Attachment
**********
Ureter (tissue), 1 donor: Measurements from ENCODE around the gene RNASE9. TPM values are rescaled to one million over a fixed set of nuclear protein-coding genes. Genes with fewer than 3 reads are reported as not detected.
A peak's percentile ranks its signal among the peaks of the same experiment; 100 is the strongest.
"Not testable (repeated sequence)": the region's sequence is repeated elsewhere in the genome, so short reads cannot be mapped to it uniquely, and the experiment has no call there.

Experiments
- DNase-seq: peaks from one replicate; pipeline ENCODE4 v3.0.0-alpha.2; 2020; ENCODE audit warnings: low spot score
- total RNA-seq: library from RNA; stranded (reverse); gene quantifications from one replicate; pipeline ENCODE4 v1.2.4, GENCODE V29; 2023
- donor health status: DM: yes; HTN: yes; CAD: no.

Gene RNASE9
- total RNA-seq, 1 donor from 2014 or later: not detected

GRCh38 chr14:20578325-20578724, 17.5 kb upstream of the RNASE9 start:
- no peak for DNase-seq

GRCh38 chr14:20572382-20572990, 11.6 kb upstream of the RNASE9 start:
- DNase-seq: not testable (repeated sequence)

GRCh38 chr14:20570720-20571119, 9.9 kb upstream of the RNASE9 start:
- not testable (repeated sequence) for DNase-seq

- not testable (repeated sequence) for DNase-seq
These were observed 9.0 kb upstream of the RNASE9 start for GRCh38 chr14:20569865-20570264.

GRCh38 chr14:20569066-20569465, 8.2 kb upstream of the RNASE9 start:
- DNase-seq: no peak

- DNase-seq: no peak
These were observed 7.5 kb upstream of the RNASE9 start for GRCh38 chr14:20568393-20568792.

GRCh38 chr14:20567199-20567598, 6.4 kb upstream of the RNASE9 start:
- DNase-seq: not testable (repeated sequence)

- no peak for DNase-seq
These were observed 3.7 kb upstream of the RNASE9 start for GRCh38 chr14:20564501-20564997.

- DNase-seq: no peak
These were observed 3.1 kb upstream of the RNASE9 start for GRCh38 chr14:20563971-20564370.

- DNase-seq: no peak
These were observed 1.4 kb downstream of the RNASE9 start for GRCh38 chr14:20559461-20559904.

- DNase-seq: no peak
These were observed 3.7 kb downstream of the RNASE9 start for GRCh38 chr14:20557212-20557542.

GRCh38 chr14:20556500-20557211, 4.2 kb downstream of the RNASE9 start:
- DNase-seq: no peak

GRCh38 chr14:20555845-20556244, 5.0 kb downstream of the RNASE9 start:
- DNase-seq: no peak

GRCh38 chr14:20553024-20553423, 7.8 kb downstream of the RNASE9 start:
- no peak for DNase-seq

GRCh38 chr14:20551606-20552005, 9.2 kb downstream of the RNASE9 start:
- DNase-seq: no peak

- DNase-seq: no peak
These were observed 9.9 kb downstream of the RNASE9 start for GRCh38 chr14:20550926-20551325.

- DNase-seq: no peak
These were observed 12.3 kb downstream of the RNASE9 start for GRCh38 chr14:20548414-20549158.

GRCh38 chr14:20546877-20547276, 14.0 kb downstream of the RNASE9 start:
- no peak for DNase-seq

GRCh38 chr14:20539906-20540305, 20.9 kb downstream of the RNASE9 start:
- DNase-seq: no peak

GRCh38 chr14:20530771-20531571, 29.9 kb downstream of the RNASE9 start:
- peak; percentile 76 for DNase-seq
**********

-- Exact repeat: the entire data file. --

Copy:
Ureter (tissue), 1 donor: Measurements from ENCODE around the gene RNASE9. TPM values are rescaled to one million over a fixed set of nuclear protein-coding genes. Genes with fewer than 3 reads are reported as not detected.
A peak's percentile ranks its signal among the peaks of the same experiment; 100 is the strongest.
"Not testable (repeated sequence)": the region's sequence is repeated elsewhere in the genome, so short reads cannot be mapped to it uniquely, and the experiment has no call there.

Experiments
- DNase-seq: peaks from one replicate; pipeline ENCODE4 v3.0.0-alpha.2; 2020; ENCODE audit warnings: low spot score
- total RNA-seq: library from RNA; stranded (reverse); gene quantifications from one replicate; pipeline ENCODE4 v1.2.4, GENCODE V29; 2023
- donor health status: DM: yes; HTN: yes; CAD: no.

Gene RNASE9
- total RNA-seq, 1 donor from 2014 or later: not detected

GRCh38 chr14:20578325-20578724, 17.5 kb upstream of the RNASE9 start:
- no peak for DNase-seq

GRCh38 chr14:20572382-20572990, 11.6 kb upstream of the RNASE9 start:
- DNase-seq: not testable (repeated sequence)

GRCh38 chr14:20570720-20571119, 9.9 kb upstream of the RNASE9 start:
- not testable (repeated sequence) for DNase-seq

- not testable (repeated sequence) for DNase-seq
These were observed 9.0 kb upstream of the RNASE9 start for GRCh38 chr14:20569865-20570264.

GRCh38 chr14:20569066-20569465, 8.2 kb upstream of the RNASE9 start:
- DNase-seq: no peak

- DNase-seq: no peak
These were observed 7.5 kb upstream of the RNASE9 start for GRCh38 chr14:20568393-20568792.

GRCh38 chr14:20567199-20567598, 6.4 kb upstream of the RNASE9 start:
- DNase-seq: not testable (repeated sequence)

- no peak for DNase-seq
These were observed 3.7 kb upstream of the RNASE9 start for GRCh38 chr14:20564501-20564997.

- DNase-seq: no peak
These were observed 3.1 kb upstream of the RNASE9 start for GRCh38 chr14:20563971-20564370.

- DNase-seq: no peak
These were observed 1.4 kb downstream of the RNASE9 start for GRCh38 chr14:20559461-20559904.

- DNase-seq: no peak
These were observed 3.7 kb downstream of the RNASE9 start for GRCh38 chr14:20557212-20557542.

GRCh38 chr14:20556500-20557211, 4.2 kb downstream of the RNASE9 start:
- DNase-seq: no peak

GRCh38 chr14:20555845-20556244, 5.0 kb downstream of the RNASE9 start:
- DNase-seq: no peak

GRCh38 chr14:20553024-20553423, 7.8 kb downstream of the RNASE9 start:
- no peak for DNase-seq

GRCh38 chr14:20551606-20552005, 9.2 kb downstream of the RNASE9 start:
- DNase-seq: no peak

- DNase-seq: no peak
These were observed 9.9 kb downstream of the RNASE9 start for GRCh38 chr14:20550926-20551325.

- DNase-seq: no peak
These were observed 12.3 kb downstream of the RNASE9 start for GRCh38 chr14:20548414-20549158.

GRCh38 chr14:20546877-20547276, 14.0 kb downstream of the RNASE9 start:
- no peak for DNase-seq

GRCh38 chr14:20539906-20540305, 20.9 kb downstream of the RNASE9 start:
- DNase-seq: no peak

GRCh38 chr14:20530771-20531571, 29.9 kb downstream of the RNASE9 start:
- peak; percentile 76 for DNase-seq